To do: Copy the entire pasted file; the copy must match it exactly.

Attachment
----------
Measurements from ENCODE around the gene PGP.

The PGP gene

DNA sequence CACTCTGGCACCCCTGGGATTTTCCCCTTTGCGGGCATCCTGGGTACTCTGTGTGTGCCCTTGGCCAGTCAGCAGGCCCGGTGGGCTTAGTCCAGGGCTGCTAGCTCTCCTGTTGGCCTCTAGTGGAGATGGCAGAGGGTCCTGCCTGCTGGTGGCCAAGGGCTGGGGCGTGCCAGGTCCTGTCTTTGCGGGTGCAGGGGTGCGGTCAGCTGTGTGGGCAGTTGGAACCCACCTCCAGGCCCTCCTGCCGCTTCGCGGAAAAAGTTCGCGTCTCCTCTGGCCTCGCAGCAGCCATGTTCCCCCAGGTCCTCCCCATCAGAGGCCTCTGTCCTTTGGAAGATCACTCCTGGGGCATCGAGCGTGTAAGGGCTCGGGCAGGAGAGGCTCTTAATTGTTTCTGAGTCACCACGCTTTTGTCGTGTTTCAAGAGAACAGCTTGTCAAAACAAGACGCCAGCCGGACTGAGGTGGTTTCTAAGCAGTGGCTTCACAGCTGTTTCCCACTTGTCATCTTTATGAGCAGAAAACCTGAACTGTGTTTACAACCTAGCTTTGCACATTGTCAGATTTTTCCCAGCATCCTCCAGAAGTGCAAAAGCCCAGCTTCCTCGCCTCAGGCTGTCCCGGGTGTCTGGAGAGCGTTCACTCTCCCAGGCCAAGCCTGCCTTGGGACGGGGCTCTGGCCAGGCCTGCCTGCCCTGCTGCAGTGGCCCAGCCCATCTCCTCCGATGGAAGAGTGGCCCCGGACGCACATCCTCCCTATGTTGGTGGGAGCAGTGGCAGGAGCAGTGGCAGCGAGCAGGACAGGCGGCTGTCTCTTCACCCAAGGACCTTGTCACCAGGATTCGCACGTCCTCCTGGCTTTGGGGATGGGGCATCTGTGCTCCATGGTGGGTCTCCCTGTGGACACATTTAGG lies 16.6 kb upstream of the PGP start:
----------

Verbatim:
Measurements from ENCODE around the gene PGP.

The PGP gene

DNA sequence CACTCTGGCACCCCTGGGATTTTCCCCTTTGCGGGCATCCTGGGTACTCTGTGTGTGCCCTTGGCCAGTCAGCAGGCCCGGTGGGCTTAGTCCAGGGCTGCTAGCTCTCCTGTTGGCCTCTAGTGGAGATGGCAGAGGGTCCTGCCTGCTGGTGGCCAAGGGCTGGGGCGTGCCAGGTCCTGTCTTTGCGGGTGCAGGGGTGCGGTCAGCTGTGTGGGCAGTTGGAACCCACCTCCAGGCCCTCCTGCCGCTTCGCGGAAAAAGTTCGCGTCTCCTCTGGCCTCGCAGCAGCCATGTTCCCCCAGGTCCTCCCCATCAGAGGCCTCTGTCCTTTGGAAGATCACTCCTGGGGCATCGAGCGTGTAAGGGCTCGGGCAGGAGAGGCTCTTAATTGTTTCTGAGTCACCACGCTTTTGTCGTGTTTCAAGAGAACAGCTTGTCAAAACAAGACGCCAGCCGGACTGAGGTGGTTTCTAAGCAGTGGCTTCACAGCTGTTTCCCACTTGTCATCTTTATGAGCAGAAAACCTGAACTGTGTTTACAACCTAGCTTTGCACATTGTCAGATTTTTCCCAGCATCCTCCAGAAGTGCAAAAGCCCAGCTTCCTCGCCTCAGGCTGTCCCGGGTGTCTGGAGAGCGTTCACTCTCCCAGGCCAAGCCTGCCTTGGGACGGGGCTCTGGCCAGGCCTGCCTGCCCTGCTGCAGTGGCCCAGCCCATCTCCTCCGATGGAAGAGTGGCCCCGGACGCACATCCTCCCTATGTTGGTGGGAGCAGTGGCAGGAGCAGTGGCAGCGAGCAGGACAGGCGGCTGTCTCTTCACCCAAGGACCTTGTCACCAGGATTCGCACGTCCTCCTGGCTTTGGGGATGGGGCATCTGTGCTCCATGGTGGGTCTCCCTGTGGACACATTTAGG lies 16.6 kb upstream of the PGP start: